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The OG Micro-tower
Remembering the HP Firebird 803
We largely credit Alienware’s X51 with spawning the current micro-tower revolution but we’d be remiss if we didn’t mention Hewlett-Packard’s contribution back in 2008 with the Firebird 803. The Firebird 803 was a scaled-down version of the honking-huge Blackbird 002 and was comparable in size to today’s micro-towers.
So, why did the Firebird 803 fail? There are probably a lot of reasons, but for us the main problem was a lack of industry-standard parts. At a time when tower PCs all used off-the-shelf parts, the Firebird 803’s mix of laptop and desktop parts was off-putting. It sported a liquid-cooled Core 2 Quad on a proprietary motherboard using an nForce 760S chip, it used SO-DIMMs, and graphics were handled by two mobile GeForce 9800S parts in SLI.
Among the Firebird’s missteps: no PCIe slot for any potential to upgrade. It was essentially a big laptop on a stand with liquid cooling. So, technically, it’s actually fair to give the Alienware X51 full credit for inventing the micro-tower. It isn’t just the size, it’s also the use of an industry-standard discrete GPU.
We couldn’t recommend the Firebird back in its day and we probably wouldn’t today, either, but looking back on our review it’s interesting to note what we wrote: “Beyond just the Mad Max world we’re hurtling toward where everyone has to knife-fight for a liter of gasoline, this could very well be the future of high-end computing. PCs have grown smaller over the years and add-in cards fewer. With external graphics on the way, it’s quite possible the Firebird is a precursor of what an enthusiast PC will look like in 2013.”
The benchmarks show us what these mighty mites are really made of
In selecting benchmarks for the four micro-towers in this roundup, we decided to reach outside our standard suite of system tests. These machines, after all, seem primarily aimed at gamers, so in addition to our standard CPU-centric benchmarks, we also ran the rigs through off-the-shelf games as well as the new 3DMark and the popular Unigine 4.0 benchmark. As the boxes are limited to single GPUs, we also decided that in addition to 2560x1600 testing, we’d see how these machines run at the far more realistic resolution of 1920x1080.
If you’ve read the reviews or just peeped the specs of each individual box, it should be no surprise that the Falcon Northwest Tiki easily took first place at anything that’s performance related. Its heavily overclocked Core i7-4770 Haswell chip handily sprinted past the stock-clocked iBuypower Revolt and even the clocked-up Digital Storm Bolt with its Ivy Bridge Core i7-3770K. Let the naysayers continue their hating on Haswell, but there’s no doubt here that Ivy Bridge is at disadvantage against Intel’s newcomer.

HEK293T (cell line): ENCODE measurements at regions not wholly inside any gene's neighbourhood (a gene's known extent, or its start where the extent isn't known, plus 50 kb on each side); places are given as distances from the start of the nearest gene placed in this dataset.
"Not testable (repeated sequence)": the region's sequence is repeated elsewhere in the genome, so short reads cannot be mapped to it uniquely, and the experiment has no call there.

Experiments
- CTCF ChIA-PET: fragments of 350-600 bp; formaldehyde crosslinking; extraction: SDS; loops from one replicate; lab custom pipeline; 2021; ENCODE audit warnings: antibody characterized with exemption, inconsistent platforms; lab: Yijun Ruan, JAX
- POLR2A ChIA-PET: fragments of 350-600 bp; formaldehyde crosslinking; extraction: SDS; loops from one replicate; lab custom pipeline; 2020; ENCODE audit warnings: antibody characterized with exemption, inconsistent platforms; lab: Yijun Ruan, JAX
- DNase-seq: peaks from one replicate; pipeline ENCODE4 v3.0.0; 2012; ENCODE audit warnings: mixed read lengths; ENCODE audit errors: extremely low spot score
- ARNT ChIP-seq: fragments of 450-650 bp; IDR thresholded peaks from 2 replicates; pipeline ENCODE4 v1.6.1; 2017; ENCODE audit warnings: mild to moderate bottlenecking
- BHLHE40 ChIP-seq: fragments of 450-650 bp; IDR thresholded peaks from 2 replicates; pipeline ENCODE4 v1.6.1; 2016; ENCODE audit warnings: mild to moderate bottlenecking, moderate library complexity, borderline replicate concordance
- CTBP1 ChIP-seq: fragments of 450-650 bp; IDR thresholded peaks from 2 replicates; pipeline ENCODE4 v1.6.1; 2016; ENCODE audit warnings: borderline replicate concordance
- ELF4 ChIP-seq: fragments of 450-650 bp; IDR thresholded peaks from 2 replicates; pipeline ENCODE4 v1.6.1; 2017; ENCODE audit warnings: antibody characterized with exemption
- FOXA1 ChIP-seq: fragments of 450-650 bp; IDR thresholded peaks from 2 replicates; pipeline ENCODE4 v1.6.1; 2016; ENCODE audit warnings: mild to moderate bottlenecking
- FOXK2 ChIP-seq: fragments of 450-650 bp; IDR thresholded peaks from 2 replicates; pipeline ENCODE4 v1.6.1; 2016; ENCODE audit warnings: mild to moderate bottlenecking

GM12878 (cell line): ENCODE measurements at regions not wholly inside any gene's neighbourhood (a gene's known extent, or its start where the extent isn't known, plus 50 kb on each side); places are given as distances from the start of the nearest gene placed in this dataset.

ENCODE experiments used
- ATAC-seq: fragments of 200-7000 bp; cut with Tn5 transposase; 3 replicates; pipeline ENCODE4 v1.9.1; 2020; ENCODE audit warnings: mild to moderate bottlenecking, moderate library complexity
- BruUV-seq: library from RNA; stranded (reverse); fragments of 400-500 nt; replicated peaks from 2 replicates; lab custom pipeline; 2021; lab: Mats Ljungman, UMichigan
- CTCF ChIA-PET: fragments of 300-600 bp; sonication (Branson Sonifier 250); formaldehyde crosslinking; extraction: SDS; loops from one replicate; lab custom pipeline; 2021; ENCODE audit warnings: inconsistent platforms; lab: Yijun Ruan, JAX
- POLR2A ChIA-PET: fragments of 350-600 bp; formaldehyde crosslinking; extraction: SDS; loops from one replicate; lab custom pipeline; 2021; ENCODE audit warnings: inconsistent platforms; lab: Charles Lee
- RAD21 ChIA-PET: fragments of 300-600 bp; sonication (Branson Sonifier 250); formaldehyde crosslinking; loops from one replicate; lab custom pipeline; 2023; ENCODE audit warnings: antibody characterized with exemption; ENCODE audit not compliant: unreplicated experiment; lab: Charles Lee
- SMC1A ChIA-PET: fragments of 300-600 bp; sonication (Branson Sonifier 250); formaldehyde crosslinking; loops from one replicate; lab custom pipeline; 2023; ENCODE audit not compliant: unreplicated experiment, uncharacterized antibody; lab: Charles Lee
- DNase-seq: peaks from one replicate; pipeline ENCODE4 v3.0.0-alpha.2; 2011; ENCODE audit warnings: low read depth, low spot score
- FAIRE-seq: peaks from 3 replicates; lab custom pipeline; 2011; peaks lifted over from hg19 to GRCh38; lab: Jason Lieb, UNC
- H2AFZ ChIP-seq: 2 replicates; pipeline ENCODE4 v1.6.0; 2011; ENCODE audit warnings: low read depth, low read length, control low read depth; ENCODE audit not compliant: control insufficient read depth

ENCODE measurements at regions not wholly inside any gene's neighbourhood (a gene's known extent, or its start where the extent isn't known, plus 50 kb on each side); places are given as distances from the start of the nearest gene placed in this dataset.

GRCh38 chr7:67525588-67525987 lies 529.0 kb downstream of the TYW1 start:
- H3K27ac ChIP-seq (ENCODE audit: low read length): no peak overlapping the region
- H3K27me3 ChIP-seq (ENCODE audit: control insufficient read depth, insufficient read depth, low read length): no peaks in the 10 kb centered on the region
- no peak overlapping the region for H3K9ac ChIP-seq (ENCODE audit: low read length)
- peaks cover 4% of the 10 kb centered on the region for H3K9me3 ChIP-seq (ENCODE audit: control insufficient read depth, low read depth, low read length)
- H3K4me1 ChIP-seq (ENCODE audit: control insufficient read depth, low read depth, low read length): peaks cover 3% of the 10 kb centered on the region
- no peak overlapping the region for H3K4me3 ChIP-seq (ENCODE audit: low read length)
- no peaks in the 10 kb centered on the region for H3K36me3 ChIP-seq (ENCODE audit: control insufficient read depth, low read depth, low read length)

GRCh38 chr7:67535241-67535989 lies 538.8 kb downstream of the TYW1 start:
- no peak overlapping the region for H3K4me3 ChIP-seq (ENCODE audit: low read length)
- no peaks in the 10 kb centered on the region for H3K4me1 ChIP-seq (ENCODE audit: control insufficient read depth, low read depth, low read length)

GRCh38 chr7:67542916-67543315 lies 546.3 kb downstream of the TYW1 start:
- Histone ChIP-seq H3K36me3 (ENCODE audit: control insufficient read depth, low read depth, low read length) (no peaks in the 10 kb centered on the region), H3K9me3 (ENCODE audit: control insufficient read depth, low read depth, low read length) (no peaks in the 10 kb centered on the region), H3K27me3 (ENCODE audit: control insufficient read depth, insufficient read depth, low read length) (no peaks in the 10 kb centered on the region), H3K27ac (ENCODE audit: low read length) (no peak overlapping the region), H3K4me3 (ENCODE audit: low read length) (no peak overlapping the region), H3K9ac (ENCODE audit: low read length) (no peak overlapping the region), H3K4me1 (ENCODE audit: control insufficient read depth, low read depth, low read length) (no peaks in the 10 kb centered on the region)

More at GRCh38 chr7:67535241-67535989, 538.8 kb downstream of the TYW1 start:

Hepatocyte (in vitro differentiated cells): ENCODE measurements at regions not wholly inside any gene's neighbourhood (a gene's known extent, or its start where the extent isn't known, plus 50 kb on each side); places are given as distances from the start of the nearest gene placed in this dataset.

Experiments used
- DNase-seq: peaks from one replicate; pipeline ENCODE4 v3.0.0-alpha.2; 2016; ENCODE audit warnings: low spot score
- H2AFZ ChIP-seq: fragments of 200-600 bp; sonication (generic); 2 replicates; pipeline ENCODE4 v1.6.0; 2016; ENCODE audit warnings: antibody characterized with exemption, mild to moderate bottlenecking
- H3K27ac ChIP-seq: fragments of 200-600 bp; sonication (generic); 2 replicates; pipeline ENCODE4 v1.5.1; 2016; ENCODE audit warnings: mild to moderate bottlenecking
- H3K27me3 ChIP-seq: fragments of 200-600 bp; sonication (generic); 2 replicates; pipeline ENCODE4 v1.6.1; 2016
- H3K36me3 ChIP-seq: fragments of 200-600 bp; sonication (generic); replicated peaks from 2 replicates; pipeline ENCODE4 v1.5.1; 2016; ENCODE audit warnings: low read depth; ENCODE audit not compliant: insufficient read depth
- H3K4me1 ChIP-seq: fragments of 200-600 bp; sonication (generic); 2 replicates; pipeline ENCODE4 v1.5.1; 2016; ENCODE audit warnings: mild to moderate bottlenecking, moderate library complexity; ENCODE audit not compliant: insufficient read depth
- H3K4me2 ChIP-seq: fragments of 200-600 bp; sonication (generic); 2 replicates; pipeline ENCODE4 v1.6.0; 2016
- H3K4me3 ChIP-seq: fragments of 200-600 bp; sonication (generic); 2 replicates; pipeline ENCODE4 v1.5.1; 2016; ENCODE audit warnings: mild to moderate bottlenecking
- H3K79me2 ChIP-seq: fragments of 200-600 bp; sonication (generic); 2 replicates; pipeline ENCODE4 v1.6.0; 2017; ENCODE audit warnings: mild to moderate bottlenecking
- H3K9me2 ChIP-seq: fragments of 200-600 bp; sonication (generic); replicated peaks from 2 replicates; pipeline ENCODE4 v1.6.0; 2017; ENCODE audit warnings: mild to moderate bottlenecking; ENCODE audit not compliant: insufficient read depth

The Tiki didn’t just win the CPU tests, either; its overclocked GeForce GTX Titan also gave this rig a noticeable performance advantage in gaming at both 1920x1080 and 2560x1600. So let’s just declare this roundup done and over: The Falcon Tiki is clearly faster in every performance category we evaluated. Again, if you didn’t get the memo: It’s the fastest micro-tower we’ve ever tested. It’s also the most luxuriously outfitted, with its RAID 0 SSDs and 3TB HDD.
But who gets the silver medal in this contest? That’s a far tougher call. The Digital Storm Bolt actually has a slight edge over the iBuypower Revolt and is technically second place in performance. You can thank its 4.35GHz Core i7-3770K for that. The Bolt also has the most reasonable storage subsystem, whereas iBuypower decided to kick drive capacity out the door in pursuit of a lower cost. Lower cost is not something to be trifled with, though. The Digital Storm Bolt is almost $1,400 more than the iBuypower—yes, it’s faster, but just by a smidgen. And in the very important acoustics category, the liquid-cooled and stock-clocked iBuypower Revolt is the clear winner. The machine simply doesn’t get loud the way the three others do. So, taking into account cost and noise and very close performance scores, we’re putting the iBuypower Revolt in second place overall. But it takes the first-place prize for bang-for-the-buck. We originally thought that honor would go to the $1,350 Alienware X51 R2, but the iBuypower at $2,000 gives you so much more that we think it’s a much better value.
That leaves the Alienware X51 R2 in last place. Some of you probably saw that coming. The fact is, you can buy three Alienwares for the price of one Falcon, so is it even a fair contest? While its size definitely puts it into the same class, Alienware needs to step up with the third generation of the X51 to make it a bit more competitive with the newcomers, because the other three boxes here certainly won’t be the last to emulate the X51’s form factor.
|Falcon Northwest Tiki||Digital Storm Bolt||iBuypower Revolt||Alienware X51 R2|
|Premiere Pro CS6 (sec)||2,100
|Stitch.Efx 2.0 (sec)||693||770||842||1,122|
|ProShow Producer 5.0 (sec)||1,176
|X264 HD 5.0 pass 1 (fps)||95.2||84.6
|X264 HD 5.0 pass 2 (fps)||20.3||17.2||16.4||11.54|
|Metro Lastlight 25x16 (fps)||27.8||24.7||24.4||15.0|
|Metro Lastlight 19x10 (fps)||48.5||41.8||42.5||27|
|Hitman Absolution Ultra 25x16 (fps)||44.9||41.8||42.1||25.9|
|Hitman Absolution Ultra 19x10 (fps)||70.3||62.9||63.9||41.7|
|Tomb Raider 25x60 (fps)||52.7||44.7||43.8||18.3|
|Tomb Raider 19x10 (fps)||83.3||70.1||69.9||43.2|
|3DMark 11 Overall||X5,417||X4,944||X4,931||X2,285|
|3DMark Firestrike Extreme (score)||5,206||4,645||4,715||2,652|
|3DMark Firestrike Extreme (graphics)||5,402||4,770||4,925||2,800|
|3DMark Firestrike Extreme (physics)||12,975||11,719||10,577||5,992|
|Unigine 4.0 25x60 (fps)||40.9||34.2||35.3||20.0|
|Unigine 4.0 19x10 (fps)||71.0||58.5||58.6||35.5|
Best scores bolded.
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